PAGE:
James Brophy

Lecturer in Honors

Office: 145.1 Estabrooke Hall
Email: james.brophy@maine.edu
Phone: TBD

Ph.D., Boston University
B.A., M.A., University of Maine

I am a scholar of 19th and 20th century British and Irish literature. My current work
includes elements of classical reception—how forms and concepts from
Greco-Roman antiquity have been inherited and interpreted. I’ve taught
courses on modernism, aesthetics, poetry, and critical methods; and I also
teach Greek and Roman literature and culture (especially by way of lyric,
dramatic, didactic, and epic poetry).

Why I Teach in Honors:
I love tracing concepts across cultures and time with students. I read with a
philological eye I developed as an undergraduate Latin student—interested in
the structure, history, idiomatic meaning, and philosophical implications of
words and phrases. Practiced sensitivity to the inscape of words and concepts
helps us gain important perspective on our own institutions and ideological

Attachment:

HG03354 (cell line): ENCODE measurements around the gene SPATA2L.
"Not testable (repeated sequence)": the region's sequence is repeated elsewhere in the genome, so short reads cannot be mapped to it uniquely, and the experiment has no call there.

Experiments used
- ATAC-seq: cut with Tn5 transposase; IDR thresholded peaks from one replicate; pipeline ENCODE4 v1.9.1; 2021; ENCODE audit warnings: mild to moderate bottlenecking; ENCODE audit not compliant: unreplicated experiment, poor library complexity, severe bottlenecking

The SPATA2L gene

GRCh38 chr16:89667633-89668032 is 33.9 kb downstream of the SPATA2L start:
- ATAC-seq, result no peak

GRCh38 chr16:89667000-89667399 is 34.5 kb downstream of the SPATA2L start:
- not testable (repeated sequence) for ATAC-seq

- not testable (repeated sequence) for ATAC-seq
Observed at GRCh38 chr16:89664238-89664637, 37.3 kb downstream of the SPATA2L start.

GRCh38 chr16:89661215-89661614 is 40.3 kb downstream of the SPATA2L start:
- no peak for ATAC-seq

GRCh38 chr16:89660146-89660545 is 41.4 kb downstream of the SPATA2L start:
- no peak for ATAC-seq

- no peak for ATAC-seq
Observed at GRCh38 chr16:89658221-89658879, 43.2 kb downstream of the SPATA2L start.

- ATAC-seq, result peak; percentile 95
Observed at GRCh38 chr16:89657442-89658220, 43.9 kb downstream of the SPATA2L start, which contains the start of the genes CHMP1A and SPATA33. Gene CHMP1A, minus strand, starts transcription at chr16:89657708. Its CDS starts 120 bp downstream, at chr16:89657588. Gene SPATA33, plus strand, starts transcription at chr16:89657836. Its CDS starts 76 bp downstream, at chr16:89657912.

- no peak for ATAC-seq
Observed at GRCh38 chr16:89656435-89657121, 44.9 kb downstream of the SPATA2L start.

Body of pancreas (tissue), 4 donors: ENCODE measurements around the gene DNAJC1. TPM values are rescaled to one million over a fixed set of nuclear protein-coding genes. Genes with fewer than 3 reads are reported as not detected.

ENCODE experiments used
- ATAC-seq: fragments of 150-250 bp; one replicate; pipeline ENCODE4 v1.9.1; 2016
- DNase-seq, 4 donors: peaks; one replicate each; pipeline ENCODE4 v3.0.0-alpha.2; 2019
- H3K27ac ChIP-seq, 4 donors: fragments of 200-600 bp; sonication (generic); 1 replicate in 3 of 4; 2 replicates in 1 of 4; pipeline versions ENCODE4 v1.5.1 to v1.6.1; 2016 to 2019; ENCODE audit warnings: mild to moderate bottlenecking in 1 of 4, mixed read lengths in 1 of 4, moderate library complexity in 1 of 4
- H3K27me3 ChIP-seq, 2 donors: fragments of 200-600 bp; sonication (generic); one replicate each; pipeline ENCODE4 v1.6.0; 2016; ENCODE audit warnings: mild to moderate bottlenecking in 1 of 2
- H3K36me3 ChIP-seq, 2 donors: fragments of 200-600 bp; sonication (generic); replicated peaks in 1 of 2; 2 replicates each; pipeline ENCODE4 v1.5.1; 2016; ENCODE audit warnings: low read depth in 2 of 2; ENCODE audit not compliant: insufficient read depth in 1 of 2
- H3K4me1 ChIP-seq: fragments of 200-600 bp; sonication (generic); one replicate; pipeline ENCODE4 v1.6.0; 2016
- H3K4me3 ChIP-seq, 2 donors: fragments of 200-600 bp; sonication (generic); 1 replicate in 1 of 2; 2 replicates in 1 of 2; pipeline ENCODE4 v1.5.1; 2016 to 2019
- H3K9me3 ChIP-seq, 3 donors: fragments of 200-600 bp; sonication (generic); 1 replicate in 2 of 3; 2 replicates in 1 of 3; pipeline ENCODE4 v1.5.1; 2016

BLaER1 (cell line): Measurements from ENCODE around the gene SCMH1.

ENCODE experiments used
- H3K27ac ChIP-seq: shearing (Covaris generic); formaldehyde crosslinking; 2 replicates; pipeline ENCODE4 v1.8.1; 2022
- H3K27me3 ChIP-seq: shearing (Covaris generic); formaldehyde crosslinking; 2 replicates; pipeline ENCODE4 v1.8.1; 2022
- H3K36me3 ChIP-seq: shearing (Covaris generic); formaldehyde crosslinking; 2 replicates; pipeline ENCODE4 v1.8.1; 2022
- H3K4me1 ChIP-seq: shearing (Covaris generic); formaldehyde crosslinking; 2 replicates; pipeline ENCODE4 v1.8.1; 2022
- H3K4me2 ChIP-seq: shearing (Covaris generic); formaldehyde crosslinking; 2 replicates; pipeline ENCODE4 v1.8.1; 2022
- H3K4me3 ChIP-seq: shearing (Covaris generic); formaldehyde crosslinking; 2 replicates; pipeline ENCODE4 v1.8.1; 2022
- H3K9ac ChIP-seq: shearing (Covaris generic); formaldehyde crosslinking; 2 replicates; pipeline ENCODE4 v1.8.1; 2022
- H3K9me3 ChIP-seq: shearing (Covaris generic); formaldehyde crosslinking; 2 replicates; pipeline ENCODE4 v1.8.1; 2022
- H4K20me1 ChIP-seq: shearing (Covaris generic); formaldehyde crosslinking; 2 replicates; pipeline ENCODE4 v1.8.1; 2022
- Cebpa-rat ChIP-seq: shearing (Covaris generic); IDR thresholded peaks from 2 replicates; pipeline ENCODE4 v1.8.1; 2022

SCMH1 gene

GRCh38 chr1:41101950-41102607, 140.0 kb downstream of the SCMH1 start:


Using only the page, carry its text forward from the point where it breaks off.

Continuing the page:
assumptions; it’s also fascinating and fun.

I have edited the critical volume Samuel Beckett’s Poetry with William Davies,
(Cambridge University Press, 2022), and I’m currently at work on a project
based on my dissertation about poetry, pessimism, and aesthetic criticism.
Some representative publications include articles on gnosticism in the work of
WWII poet Keith Douglas (Twentieth Century Literature 66.1, 2020); on Walter
Pater, Roland Barthes, and literary aesthetics (Paideuma 45, 2019); and on
Osip Mandelshtam’s inheritance of Ovid (Journal of Translation Studies 11.3,
2018). I’ve also contributed book chapters on love in Beckett’s play Endgame
(Beckett Beyond the Normal, ed. Séan Kennedy, Edinburgh UP, 2020); and
on cliché in Joseph Conrad’s novel The Secret Agent (Joseph Conrad and
Postcritique: Politics of Hope, Politics of Fear, ed. Jay Parker and Joyce
Wexler, Palgrave, 2021).